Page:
How to use the string command in Ubuntu

Checking a binary or executable file to extract human readable text is not something we do in our daily life, but what if asked to? In Ubuntu, the “Stringscommand allows you to display all readable characters in a binary / executable file. The “Strings”Command is mainly used to determine the file type, but can also be used to extract text. For example, you saved a file in an unusual binary format; You can change the text you have entered in this file with the “Stringscommand without encountering non-printable characters.

One question may come to mind: Why are we adding text to the executables? Many developers have packaged the binaries when software or applications are released. However, it is an excellent idea to include ASCII text in this binary file. It is beneficial for developers and users to have a better understanding of the executable file. As a result, the “strings” command helps you determine the content of these non-text files.

In this article we will talk about it how to install and use strings on their Ubuntu System. So let’s go ahead!

How to install strings in Ubuntu

First of all you have tobinutils“Package for the use of the”Strings”Command on Ubuntu. This package contains various programming tools for creating and managing binary files, profile data, libraries, object files, and assembly source code.

$ sudo suitable To install binutils

How to check the string version in Ubuntu

To check the version of this tool use the following command:

$ Strings -Execution

How to use the string command in Ubuntu

The primary use of the strings command is to extract strings. To do this, enter the file name as input and run this command in your Ubuntu terminal. In our system we have a binary / executable file called “Sample file“. We will use this binary in all of our examples.

The strings command extracts all of the strings present in our specified file. Now run the command given below to check its function:

$ Strings Sample file

This is how you define the minimum string length in the Strings command

In the strings command, the Default value of the minimum string length is set to 4th, ie this command only prints the character string with a minimum length of 4. You can change this limit value by pressing the “-n”Option in the string command. This “-n”Option takes a numeric value that represents the limit of the character strings.

We have hired 3 as the minimum length of strings in the example given below. Executing this command prints the strings with a minimum length of three characters:

$ Strings -n 3 Sample file

How to print the offset of a string with the strings command

By doing String command, you can use the “-T”Option to display the Offsets of strings. This option requires you to enter a single character that defines the base of the offset. You can use:

  • D.” to the Decimal
  • x” to the hexadecimal
  • Ö” to the octal

Now write the command given below to print the decimal offset of the strings of your executable file:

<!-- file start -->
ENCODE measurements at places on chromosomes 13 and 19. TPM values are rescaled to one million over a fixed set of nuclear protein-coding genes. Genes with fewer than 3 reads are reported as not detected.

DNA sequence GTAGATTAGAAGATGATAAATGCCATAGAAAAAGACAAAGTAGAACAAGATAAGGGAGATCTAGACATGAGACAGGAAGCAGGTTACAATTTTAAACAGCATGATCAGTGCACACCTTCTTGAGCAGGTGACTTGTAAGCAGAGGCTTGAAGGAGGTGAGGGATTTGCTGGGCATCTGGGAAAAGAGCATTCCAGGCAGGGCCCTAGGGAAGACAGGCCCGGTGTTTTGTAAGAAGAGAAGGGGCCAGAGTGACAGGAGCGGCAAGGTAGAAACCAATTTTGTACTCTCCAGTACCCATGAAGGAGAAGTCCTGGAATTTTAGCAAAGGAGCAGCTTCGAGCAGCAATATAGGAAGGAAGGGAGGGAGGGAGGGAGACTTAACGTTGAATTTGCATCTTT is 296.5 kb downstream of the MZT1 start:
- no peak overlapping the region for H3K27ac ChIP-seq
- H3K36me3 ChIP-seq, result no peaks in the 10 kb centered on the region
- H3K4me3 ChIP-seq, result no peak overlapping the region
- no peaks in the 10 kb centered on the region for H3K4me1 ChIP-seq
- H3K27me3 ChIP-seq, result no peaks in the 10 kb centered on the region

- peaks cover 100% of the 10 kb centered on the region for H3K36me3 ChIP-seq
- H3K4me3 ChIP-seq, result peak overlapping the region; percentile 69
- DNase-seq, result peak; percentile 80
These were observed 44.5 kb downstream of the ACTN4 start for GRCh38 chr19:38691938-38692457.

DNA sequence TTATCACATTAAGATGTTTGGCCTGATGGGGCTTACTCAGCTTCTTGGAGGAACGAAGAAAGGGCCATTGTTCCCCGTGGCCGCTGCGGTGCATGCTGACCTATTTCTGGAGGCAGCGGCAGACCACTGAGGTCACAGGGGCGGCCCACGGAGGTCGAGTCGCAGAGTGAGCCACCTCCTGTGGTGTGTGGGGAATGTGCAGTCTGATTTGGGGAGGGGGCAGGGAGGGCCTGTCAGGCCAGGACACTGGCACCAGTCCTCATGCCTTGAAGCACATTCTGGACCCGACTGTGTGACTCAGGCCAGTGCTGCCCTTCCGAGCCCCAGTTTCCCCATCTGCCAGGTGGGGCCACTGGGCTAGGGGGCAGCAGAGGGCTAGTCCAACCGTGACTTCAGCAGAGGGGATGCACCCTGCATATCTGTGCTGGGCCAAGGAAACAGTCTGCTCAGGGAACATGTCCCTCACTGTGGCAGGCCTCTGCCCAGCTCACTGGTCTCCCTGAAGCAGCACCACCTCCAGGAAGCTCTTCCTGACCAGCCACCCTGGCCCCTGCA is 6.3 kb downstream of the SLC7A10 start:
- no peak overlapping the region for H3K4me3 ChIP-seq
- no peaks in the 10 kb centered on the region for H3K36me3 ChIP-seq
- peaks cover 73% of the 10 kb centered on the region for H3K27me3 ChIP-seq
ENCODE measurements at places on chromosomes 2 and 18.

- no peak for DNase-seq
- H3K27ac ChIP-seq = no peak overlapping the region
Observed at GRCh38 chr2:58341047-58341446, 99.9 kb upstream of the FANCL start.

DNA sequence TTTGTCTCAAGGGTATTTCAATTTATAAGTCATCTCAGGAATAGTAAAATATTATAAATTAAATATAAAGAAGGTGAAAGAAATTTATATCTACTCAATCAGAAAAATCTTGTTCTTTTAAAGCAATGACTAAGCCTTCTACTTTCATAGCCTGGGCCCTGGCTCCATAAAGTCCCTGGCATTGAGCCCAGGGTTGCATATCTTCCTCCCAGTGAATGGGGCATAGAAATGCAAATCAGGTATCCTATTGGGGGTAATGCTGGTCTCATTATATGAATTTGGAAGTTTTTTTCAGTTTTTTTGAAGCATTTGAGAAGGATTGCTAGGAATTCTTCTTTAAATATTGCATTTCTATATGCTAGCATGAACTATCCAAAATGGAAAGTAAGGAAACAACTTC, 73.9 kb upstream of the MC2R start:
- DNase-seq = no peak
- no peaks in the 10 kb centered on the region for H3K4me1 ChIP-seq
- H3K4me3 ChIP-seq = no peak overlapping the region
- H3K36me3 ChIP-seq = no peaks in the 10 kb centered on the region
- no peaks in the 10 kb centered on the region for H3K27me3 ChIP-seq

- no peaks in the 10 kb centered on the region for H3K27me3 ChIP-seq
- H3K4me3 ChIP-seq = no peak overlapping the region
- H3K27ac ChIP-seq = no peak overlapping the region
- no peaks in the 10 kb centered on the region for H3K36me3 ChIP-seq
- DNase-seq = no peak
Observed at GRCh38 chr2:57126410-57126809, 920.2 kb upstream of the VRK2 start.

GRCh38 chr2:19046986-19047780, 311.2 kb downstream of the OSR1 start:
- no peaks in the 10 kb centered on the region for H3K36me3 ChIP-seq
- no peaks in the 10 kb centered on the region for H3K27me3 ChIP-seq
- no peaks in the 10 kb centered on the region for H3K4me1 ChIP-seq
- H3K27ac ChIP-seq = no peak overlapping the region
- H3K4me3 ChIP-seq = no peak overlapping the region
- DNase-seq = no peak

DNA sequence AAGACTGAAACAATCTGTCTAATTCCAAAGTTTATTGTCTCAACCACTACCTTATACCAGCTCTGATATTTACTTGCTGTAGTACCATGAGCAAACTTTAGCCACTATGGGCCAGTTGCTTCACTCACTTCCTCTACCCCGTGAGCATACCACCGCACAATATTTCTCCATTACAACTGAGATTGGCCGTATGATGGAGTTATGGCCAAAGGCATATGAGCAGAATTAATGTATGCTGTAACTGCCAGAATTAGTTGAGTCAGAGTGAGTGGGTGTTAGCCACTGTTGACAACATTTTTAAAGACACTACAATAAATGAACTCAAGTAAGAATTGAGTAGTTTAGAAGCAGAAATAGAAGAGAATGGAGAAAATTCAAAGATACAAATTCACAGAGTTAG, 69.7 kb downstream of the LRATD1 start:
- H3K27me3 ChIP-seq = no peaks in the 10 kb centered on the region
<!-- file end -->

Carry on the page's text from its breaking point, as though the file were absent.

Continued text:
$ Strings -T d sample file

How to scan an entire file with the Strings command

The “Strings”Command may or may not scan the entire input file as it depends on its configuration. Use the “-a”Option to ensure that the strings command scans an entire binary file that is present on your system.

$ Strings -a Sample file

How to change the default separator in the strings command

From the example above, you can see that the Standard character string separator is the New line. You can the “-S”Option in the strings command to change these settings. For example we will state ““As a String separator in this command:

$ Strings -S Sample file

Executing the command will show you the following output:

How to Search Multiple Files with the Strings Command

Wildcards are used to search for specific files. The “*“Character represents multiple values ​​in the strings command, and”?”Is used to indicate a single value. We will search through all binary files that are included in the “/Container”Directory with the“*”Placeholder in the following example. Here too we have the “-if”Option because the strings command lists the extracted result from multiple binary files with the filename at the beginning of each line.

Another functionality of the Strings command given below is that it sends the extracted result to the “grep”Command with the“[|]“Pipe operator. This part of the command looks for the strings with the “Copyright ©” Word:

$ Strings -F /container/ * | grep Copyright ©

Running the given command will show you the following output:

How to search in system RAM using the Strings command

The Strings commands can be used for various other operations besides extracting strings from binary and executable files. It allows us to check the RAM in our system. The sudo privilege is required for this, as we click on “/ dev / mem“, Which contains the blueprint for the main memory of our system. The “fewer”Is used to limit the output of this string command:

$ sudo Strings /developer/mem | fewer

How to open the manual of the Strings command in Ubuntu

If you want to check the manual of the Strings command, write this command in your Ubuntu terminal:

$ man Strings

For help on the strings command, run the below given command in your terminal:

$ Strings -Help


If you want to check the contents of a binary file, then in Ubuntu “Strings”Command is used. It extracts text fragments from the binary files, also known as “Strings“. This article has been demonstrated to you How to use the strings command in Ubuntu. We have also explained various examples of this. Try them out to better understand the strings command.

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